Of course, we cannot be available for people all the time, with no boundaries, but what about the people in your life, the loved ones–coworkers, neighbors, family? If you’ve lost the desire for enjoying people, then there’s a good chance you are approaching burnout.
You need artificial things to boost your mood or energy.
Maybe it’s the coffee addiction, the sugar rush, or the energy drink that you rely on to get through the rest of the day. When you’ve gone from enjoying those things to needing them, it could be a sign of emotional burnout.
You don’t have enough energy for physical activity.
Do you take the time to get outside for a walk? To play with your kids in the backyard? To go to the gym? Even if you have the time, you may still lack the energy to follow through when the time comes.
The lack of motivation to do things that we know our body and spirit need is a sure sign of emotional burnout.
You snap at your kids.
Combine feeling weary with kids who are testing your patience and you have a recipe for blowing up or snapping at your kids. In your mind, you know that they don’t deserve it and that you are over-reacting, but you are too tired to stop. Later, you may apologize, but then it happens again and again–because you have not addressed the real reason behind it.
Your kids feel more like a burden than a joy.
We all have days when the burden of being a parent feels overwhelming, but if this happens daily it could be a sign of parenting burnout. Your patience is thin, you perform parenting duties as if on auto-pilot, and you count the hours and minutes until the kids are gone to school or tucked in bed so you can finally enjoy a few moments of peace.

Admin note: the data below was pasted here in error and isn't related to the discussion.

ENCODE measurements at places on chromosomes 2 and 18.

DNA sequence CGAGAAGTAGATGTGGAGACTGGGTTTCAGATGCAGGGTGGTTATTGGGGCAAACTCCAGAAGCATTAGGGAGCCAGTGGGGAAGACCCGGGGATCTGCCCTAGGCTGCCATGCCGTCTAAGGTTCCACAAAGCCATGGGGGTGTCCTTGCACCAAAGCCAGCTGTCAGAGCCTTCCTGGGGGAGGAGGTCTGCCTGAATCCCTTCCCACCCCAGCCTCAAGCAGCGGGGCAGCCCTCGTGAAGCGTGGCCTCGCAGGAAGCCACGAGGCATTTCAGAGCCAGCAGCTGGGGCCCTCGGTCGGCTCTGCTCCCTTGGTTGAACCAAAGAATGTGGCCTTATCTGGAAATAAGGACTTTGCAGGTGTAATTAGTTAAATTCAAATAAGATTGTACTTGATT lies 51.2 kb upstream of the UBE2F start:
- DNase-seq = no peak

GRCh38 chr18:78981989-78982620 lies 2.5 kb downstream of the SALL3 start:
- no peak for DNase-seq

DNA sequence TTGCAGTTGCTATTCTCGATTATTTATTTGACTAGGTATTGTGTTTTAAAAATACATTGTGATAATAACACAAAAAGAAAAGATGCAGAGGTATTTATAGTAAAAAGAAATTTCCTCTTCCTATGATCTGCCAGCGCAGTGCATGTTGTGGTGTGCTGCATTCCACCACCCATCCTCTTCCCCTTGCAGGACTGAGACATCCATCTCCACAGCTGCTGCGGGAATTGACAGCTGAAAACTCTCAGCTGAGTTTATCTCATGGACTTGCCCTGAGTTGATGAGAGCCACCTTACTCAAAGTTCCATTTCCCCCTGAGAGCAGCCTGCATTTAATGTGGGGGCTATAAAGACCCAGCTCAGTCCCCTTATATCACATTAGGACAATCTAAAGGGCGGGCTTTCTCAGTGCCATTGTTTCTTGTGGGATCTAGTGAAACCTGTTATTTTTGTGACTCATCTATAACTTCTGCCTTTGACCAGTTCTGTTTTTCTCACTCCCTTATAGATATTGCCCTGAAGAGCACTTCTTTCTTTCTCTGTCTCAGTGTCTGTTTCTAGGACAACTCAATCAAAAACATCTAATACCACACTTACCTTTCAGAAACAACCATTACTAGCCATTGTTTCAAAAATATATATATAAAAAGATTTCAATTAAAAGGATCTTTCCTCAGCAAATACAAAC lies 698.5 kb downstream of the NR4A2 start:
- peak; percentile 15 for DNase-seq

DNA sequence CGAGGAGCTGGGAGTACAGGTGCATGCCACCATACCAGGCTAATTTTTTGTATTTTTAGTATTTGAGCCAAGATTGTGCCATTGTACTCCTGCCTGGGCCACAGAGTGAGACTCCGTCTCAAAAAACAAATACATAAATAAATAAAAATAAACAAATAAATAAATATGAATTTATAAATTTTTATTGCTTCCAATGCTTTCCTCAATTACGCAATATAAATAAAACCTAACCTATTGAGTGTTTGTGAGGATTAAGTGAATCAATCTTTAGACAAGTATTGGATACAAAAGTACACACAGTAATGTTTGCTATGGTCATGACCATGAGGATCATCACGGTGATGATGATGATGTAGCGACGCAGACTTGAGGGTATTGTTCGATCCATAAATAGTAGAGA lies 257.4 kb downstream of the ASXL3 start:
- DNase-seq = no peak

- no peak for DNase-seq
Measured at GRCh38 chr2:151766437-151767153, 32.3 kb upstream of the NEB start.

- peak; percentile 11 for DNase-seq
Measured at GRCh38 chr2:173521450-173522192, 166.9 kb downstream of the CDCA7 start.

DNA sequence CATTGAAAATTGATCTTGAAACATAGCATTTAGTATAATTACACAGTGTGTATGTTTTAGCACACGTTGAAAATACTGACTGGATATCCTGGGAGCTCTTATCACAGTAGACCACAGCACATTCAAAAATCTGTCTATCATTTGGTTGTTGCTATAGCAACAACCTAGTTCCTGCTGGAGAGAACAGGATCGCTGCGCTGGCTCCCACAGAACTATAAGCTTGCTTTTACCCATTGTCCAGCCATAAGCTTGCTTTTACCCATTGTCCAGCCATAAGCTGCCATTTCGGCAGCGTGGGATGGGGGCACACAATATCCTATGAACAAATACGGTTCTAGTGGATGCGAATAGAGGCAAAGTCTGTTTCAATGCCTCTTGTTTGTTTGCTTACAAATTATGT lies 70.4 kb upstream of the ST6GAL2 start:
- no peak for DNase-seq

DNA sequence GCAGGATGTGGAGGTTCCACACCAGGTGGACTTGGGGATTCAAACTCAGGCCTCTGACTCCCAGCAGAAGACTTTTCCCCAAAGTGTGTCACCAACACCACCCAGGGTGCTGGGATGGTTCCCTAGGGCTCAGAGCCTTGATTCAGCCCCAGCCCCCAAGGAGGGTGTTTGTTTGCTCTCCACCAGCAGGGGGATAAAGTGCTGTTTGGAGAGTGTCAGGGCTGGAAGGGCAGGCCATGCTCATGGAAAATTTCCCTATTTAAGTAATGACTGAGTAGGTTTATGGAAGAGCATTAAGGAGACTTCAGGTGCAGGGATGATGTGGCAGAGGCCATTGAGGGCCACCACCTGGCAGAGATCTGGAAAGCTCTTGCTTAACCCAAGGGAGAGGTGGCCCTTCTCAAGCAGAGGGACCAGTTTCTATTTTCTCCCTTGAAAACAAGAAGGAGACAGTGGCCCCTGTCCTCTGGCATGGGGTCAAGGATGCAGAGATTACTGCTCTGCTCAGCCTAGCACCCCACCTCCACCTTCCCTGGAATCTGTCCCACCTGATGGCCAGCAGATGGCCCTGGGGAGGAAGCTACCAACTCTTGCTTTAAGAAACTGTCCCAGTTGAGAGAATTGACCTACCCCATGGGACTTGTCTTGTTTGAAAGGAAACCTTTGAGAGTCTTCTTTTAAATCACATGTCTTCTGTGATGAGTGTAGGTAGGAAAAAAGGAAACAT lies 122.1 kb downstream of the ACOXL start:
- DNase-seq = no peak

If this is your lifestyle–not just a random bad day–then it’s time to take a closer look at your own mental health and get the help you need.
Don’t Neglect Your Own Mental Health
Perhaps as a parent, you may often feel like you miss your soul. You have no time to enjoy life, to feed your mind, to care for your body.
The busy-ness of raising kids has a way of monopolizing your habits and routines. The honest truth is that if you are going to get your soul back, you’ve got to push back. Enjoying a good book, a long walk, a good movie, or a leisurely dinner with your kids may become an act of self-defense.* The ability to simply enjoy anything is a goal and a good sign to celebrate.
Along with this I would add “the ability to hope and dream.” Are you looking forward to your future? What are you dreaming about these days? Or are you hunkered down, braced against the world, just getting by? Let that test be a sign to you.*
The thing is, we can’t give what we don’t have. If we’re disconnected from ourselves, we can’t give attachment, love, and nurturing. If we’re under stress, we can’t always respond with patience and model compassionate caring in the face of challenges. Since we are the parents, it’s up to us to know when that’s happening, when burnout is reaching critical levels, and what to do about it.**
If you are struggling with parenting burnout and are not sure how to get out of it, let’s talk. Schedule a free consultation here.
*Taken from Get Your Life Back. **Taken from PsychologyToday.com.